Flowers came at a busy time for Olivia, who also filmed The Night Manager and gave birth to her third child last year. She and husband Ed Sinclair are also parents to Finn, 10, and Hal, eight.
Although the scripts must come pouring in, Olivia says that having once been an out-of-work actress, it’s hard to turn down work. “I do struggle. I really remember what it was like not to work, so it’s hard to wilfully say no,” she says.
“But it also looks like I’ve been working more than I have. Apart from Flowers, I’ve just had nine months off, because I’ve been with my baby. It’s just the luck of the draw that
The Night Manager and Flowers are showing fairly close together. My family is my first love and my first priority and I probably have more time at home than people with normal jobs.”
Olivia’s role in Flowers is very different from that of The Night Manager’s clever spy boss Angela Burr. The locations alone were certainly worlds apart but
Olivia says the jobs aren’t very different as life off-camera for actors is usually the same.
“Between scenes, it’s not very different whether you’re on a comedy or a drama,” she says. “We’re doing a job we love and that we want to do. I always try to remember, ‘Take the job seriously, but not yourself’. We’re really lucky.”
Flowers, Monday-Friday, 10PM, Channel 4
The Broadchurch star, 42, who appears in the BBC hit The Night Manager, says she is simply glad to land roles.
Olivia said: “I have been very lucky. I have had work in England. Wherever you get work, it’s a great thing.”
Speaking in LA to promote The Night Manager’s US premiere, she added: “Most actors aren’t working at any one time. I remember what it’s like not to work so I’m grateful for anything I get.”
She also suggested she would do another series of the BBC show, saying: “If they can make sure each season is good, great.
“I think the people who made this would only keep going if they could ensure that it was as good or better than the first time round.”
Award winning drama Broadchurch resumes filming in Dorset this summer with an impressive ensemble cast confirmed to appear in the third and final series.
David Tennant and Olivia Colman reprise their roles as DI Alec Hardy and DS Ellie Miller with Jodie Whittaker and Andrew Buchan returning to play Beth and Mark Latimer.
They will be joined by National Television Award winner Julie Hesmondhalgh, BAFTA winner Georgina Campbell along with Sarah Parish, Charlie Higson and Mark Bazeley who take significant roles in the eight part series to be co-produced for ITV by Kudos, Imaginary Friends and Sister Pictures.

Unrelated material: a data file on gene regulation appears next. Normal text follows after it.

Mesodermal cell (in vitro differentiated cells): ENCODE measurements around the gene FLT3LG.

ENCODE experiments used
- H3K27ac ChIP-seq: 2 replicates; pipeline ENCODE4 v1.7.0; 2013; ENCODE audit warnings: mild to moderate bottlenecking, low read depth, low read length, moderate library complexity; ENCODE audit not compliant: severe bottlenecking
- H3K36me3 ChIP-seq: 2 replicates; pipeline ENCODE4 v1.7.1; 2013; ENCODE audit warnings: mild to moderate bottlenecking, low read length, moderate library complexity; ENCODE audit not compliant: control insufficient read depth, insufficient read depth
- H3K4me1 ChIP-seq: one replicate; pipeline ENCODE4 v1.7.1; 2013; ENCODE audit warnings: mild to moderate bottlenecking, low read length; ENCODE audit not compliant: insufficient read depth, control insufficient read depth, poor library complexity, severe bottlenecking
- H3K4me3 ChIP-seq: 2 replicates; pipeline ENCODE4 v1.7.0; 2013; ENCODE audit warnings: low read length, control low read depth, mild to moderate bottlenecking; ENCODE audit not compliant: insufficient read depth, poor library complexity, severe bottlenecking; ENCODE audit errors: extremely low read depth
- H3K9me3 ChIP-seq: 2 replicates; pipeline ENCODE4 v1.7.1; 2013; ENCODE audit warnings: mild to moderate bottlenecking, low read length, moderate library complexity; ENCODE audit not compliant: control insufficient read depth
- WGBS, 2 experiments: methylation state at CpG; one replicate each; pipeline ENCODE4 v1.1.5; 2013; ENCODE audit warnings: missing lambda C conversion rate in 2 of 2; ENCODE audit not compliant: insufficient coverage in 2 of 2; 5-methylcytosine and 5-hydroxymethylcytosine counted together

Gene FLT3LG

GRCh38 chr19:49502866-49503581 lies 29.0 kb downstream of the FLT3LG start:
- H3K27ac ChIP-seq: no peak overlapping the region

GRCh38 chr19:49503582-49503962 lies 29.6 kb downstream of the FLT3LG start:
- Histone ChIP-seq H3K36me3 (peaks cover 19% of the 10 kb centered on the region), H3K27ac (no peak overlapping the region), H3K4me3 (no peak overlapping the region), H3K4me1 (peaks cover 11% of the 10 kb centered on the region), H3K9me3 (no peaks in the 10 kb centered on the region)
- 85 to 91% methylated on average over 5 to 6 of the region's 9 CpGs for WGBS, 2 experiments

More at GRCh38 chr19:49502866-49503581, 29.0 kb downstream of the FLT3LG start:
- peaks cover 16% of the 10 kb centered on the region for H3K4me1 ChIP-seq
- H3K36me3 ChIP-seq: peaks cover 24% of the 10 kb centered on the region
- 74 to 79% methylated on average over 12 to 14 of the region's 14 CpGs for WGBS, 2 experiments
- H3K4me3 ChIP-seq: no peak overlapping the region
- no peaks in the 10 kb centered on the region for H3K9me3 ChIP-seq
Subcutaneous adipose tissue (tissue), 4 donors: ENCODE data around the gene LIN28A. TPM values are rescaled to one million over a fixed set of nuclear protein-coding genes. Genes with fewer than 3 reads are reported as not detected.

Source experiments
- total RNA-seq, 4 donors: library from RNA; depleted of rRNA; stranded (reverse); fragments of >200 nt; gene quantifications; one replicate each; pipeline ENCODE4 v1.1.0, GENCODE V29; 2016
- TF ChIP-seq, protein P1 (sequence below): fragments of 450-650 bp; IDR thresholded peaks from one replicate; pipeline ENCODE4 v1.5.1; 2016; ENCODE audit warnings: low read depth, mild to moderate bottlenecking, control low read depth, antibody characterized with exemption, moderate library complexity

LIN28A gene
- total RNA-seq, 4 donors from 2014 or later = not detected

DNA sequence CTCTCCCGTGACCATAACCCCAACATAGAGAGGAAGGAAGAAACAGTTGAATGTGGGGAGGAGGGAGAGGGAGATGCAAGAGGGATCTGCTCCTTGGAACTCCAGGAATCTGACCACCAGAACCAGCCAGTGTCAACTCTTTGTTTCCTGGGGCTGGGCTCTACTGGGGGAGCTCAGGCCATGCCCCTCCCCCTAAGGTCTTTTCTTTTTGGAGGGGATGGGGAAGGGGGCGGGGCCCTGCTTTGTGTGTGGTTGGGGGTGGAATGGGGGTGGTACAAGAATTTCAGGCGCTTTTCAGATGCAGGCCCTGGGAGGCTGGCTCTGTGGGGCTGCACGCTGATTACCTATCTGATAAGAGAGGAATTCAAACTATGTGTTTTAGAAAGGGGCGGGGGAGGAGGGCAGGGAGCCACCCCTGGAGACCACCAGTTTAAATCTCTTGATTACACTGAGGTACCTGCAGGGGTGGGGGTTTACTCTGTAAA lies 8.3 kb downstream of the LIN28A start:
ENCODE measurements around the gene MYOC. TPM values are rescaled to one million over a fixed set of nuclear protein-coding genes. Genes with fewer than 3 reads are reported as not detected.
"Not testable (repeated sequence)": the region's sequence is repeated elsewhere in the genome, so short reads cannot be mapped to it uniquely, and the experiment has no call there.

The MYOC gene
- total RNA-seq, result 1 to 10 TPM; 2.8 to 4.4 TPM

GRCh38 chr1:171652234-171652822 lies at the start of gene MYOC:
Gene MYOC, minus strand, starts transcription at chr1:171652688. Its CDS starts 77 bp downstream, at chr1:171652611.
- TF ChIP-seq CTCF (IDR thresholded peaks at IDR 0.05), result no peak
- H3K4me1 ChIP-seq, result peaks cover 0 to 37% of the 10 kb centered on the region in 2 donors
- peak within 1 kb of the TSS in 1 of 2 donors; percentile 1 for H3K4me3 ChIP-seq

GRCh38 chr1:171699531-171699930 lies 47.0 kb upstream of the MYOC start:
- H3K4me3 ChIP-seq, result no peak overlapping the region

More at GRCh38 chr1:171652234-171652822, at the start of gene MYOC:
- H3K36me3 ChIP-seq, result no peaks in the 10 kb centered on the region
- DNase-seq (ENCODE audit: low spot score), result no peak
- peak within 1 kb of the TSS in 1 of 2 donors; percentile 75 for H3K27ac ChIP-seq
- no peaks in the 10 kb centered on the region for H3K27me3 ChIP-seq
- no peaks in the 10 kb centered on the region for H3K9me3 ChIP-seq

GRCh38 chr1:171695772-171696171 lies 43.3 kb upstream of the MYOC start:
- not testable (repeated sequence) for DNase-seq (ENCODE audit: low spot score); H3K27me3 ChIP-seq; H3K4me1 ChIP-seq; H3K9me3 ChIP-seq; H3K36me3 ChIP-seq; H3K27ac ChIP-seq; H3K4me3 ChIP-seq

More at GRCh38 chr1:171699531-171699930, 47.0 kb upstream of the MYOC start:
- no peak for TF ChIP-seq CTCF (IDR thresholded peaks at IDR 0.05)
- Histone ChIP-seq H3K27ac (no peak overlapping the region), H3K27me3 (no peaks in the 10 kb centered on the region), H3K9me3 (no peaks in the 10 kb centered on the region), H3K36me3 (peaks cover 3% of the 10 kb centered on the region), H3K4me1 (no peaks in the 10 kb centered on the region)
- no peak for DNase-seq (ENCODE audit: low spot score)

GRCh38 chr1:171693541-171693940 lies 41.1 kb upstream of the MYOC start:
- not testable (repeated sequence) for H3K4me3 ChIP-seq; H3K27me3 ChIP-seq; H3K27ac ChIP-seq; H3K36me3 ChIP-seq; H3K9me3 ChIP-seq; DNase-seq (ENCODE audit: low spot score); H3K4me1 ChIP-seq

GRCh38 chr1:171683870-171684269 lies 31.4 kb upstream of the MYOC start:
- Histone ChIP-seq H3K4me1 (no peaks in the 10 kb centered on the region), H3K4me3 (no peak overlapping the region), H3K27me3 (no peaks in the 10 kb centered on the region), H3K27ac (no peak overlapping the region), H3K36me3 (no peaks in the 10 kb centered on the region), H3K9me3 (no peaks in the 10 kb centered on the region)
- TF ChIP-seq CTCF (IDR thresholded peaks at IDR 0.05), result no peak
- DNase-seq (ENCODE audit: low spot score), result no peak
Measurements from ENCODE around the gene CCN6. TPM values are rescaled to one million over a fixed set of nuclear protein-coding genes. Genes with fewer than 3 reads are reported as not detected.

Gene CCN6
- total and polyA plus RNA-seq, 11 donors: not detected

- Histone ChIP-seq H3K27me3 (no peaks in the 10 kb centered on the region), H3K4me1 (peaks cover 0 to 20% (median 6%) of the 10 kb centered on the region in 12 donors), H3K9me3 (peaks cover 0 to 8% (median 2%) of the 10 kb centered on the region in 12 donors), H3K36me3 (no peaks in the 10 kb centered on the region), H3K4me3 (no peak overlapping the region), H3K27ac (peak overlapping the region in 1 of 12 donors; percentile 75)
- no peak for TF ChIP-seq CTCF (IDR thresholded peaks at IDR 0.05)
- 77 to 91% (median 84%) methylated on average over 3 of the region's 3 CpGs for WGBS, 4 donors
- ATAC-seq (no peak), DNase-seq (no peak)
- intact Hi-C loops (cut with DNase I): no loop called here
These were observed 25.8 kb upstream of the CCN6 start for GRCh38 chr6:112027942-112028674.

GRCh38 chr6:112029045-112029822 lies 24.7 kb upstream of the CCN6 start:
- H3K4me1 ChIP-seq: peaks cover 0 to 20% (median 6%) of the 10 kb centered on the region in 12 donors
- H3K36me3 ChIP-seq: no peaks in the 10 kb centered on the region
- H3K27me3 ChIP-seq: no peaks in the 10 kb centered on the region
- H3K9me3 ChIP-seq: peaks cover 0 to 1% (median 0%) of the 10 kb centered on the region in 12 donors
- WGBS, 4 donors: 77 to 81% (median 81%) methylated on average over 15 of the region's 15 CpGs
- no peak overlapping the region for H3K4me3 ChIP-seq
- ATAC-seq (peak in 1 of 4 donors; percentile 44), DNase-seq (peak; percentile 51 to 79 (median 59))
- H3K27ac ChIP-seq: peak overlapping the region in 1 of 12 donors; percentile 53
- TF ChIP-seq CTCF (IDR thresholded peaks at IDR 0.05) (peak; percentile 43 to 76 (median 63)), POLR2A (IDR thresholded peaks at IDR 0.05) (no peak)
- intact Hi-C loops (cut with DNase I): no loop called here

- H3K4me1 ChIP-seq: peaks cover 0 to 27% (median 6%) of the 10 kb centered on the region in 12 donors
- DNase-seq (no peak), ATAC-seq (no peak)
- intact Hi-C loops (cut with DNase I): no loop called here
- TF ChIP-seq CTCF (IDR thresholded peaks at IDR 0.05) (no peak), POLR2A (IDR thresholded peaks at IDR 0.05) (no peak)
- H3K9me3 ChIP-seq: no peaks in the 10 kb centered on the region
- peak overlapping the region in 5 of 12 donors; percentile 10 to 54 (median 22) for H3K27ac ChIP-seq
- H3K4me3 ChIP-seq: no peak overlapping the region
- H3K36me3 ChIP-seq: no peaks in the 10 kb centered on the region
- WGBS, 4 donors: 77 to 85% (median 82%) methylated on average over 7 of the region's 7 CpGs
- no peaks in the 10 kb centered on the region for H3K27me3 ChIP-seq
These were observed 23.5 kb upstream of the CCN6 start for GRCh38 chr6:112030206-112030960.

Arthur Darvill also returns as local Vicar Paul Coates, Carolyn Pickles as newspaper editor Maggie Radcliffe and Adam Wilson as Ellie’s son Tom.
The new series will herald a brand new case for Miller and Hardy with the detectives reuniting to investigate a serious sexual assault.
“This is the final chapter of Broadchurch,” said Chris Chibnall. “We have one last story to tell, featuring both familiar faces and new characters. I hope it’s a compelling and emotional farewell to a world and show that means so much to me.”
The series explores the consequences of a serious sexual assault as a Dorset community comes under the scrutiny of Hardy and Miller’s investigation. Based on a year of research with Dorset-based organisations who specialise in dealing with victims of sexual assault, and police advisors who specialise in investigating crimes of sexual violence, Broadchurch’s final chapter looks at the emotional cost to all of those involved and the irreparable damage to friendships and relationships.
ITV’s former Director of Drama Steve November and Controller of Drama Victoria Fea have commissioned the new series.
“Broadchurch is as ever stylishly written, provocative and thought provoking,” said Victoria. “We’re pleased with the direction Chris and Jane have taken this series and the extraordinary cast they’ve assembled.”
Broadchurch will be executive produced by Chris Chibnall (Malaterra, The Great Train Robbery, Torchwood) for Imaginary Friends and Jane Featherstone (River, Humans, Gracepoint) for Sister Pictures. Dan Winch (Indian Summers II, What We did On Our Holiday) will produce the final series. Broadchurch is a co-production with Kudos, an Endemol Shine Group company.